Monday, September 17, 2018

Working Women: Have You Ever Had a Career Hot Streak?




Witnessing an athlete's hot streak is very exciting.  Are hot streaks exclusive to athletes?  Nope.  published their findings about the hot streaks experienced by over 30,000 professionals including artists, film directors and scientists.  The main findings were that the streaks last four to five years and some people have more than one hot streak.  Hot streaks can occur at any point in your career. 
Recently, Dashun Wang and his research team at Northwestern University’s Kellogg School of Management

How do people get on a hot streak?  As the famous golfer Arnold Palmer is often quoted as saying, “The more I practice, the luckier I get.”  Malcolm Gladwell wrote in Outliers that “ten thousand hours is the magic number of greatness."  Both of these quotes relate success with practice.  If practice really does make perfect, you need to get practicing.  

How can you practice in the business world?  Well, first of all, you have to show up.  And when you do show up, put in the hours to do the work, sign up for new assignments, and stretch yourself a bit.  Put your hand up when a difficult yet interesting project comes up.  Show up for a meeting prepared and ready to present your opinions and information.  And if a great opportunity comes along, whether you think you are completely ready for it or not, put yourself in line for it.  

Put in the Time:  I do believe that to get ahead you have to put the work in.  The harder I work, the luckier I've always gotten.  Perhaps it is being in the right place at the right time, or it is building my career "muscle memory" to be agile when it is needed.  If I hadn't deliberately put myself in the right place at the right time, I probably would have had a much different outcome.  

Not Simply Doing the Work:  Now, some say that it is not about hard work alone.  For an interesting view on this, check out Rosina Racioppi's article at Forbes.com Three Obstacles Hindering Women's Career Advancement.  While hard work can result in job security, you also need to work smarter not just harder.  Being strategic where you invest your time and effort is as important or perhaps more important than how hard you work.  Don't try to be the best at completing the same work the same way every time.  Figure out new things that need to be done, solve problems your company is facing and create efficiencies wherever you can.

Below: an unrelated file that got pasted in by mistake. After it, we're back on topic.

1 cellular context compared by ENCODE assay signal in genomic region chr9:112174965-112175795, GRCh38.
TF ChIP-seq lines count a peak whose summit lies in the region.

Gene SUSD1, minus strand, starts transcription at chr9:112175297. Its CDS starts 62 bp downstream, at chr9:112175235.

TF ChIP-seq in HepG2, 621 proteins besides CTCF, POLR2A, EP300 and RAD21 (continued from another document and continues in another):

Find a Mentor:  As Racioppi mentions, women also need to seek out mentors.  Yes, ladies, you do.  Identify people you interact with at work and in your profession that you admire and respect.  Asking to be that person's protege may seem awkward, but it never hurts to ask.  Put yourself out there and do it.  This includes showing up at work, doing the work, and taking the time to build relationships with potential mentors.  Great mentors will have excellent advice to lead to greater career success.  

Equal Opportunity Mentorships:  Over my career, I've been the protege of both male and female mentors.  Having been one of the first women in some of the roles I've had, many of my mentors are men.  With the current #metoo movement a lot of troubling stories have come out about sexual harrassment, pay inequality, and other situations women in the workplace suffer.   I have dealt with plenty of these issues, but I am tired of the man-bashing that is going on right now.  To have solid relationships in the work world, foster quality relationships with men and women.  I have to sing the praises of some very honorable men who have supported me.  My husband has always been my biggest advocate and I wouldn't be successful without him.  My former boss at Yoh Company taught me everything I know about recruiting.  He was always a gentleman and had his employees' best interests at heart.  Now as a self-employed consultant, I have the privilege of working with a diverse array of winery professionals.  I've severed relationships with some clients that were not professional, and have also fostered relationships with wine businesspeople who have turned out to be my biggest mentors.  I've built a business working with great personalities in the wine industry.  The more I work, the better I get at figuring out which will be solid business relationships.  

Learn from Successful People:  As a career advisor, I am always looking for different perspectives on how to advance one’s career.  Recently I’ve been listening to the Secrets of Wealthy Women podcasts produced by The Wall Street   These are interviews with successful women; how they got where they are, and how they invest their money.  The ones I appreciate the most are from women who have climbed up the corporate ladder.  On the podcasts many CEO’s, entrepreneurs, and other successful women share their stories about starting from an entry level role and making it to the C-Suite.  These women tell tales of working hard, handling stressful situations and juggling family and work responsibilities.  They all have put the time in, done the work, and have been successful.  They have all asked for tough assignments, put themselves into the mix for promotions and yes, they have faced setbacks. Listen to the podcasts by Joanna ColesEllen Kullman and Barbara Corcoran for interviews of women I have really enjoyed learning from.

Ignite Your Own Hot Streak:  While it will take hard work and sticking your neck out from time to time, career advancement is personally and financially rewarding.  Doing the work and being strategic can lead you to your own hot streak.  I'm hoping it will be the first of many.  

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